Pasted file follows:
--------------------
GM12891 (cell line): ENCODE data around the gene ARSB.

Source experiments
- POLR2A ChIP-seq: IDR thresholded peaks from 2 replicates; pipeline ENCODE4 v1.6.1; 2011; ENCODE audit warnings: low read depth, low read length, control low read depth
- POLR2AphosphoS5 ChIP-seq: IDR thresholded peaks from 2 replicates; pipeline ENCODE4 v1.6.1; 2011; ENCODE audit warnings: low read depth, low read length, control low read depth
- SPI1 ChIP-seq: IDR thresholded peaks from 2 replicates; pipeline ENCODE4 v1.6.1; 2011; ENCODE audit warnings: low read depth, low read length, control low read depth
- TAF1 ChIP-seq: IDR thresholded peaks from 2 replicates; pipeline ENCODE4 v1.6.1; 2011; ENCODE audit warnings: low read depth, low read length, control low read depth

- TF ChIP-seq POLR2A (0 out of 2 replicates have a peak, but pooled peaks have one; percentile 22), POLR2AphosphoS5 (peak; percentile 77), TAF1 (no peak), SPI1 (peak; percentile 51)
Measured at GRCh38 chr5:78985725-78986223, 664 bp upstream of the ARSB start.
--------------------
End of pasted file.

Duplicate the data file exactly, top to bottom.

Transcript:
GM12891 (cell line): ENCODE data around the gene ARSB.

Source experiments
- POLR2A ChIP-seq: IDR thresholded peaks from 2 replicates; pipeline ENCODE4 v1.6.1; 2011; ENCODE audit warnings: low read depth, low read length, control low read depth
- POLR2AphosphoS5 ChIP-seq: IDR thresholded peaks from 2 replicates; pipeline ENCODE4 v1.6.1; 2011; ENCODE audit warnings: low read depth, low read length, control low read depth
- SPI1 ChIP-seq: IDR thresholded peaks from 2 replicates; pipeline ENCODE4 v1.6.1; 2011; ENCODE audit warnings: low read depth, low read length, control low read depth
- TAF1 ChIP-seq: IDR thresholded peaks from 2 replicates; pipeline ENCODE4 v1.6.1; 2011; ENCODE audit warnings: low read depth, low read length, control low read depth

- TF ChIP-seq POLR2A (0 out of 2 replicates have a peak, but pooled peaks have one; percentile 22), POLR2AphosphoS5 (peak; percentile 77), TAF1 (no peak), SPI1 (peak; percentile 51)
Measured at GRCh38 chr5:78985725-78986223, 664 bp upstream of the ARSB start.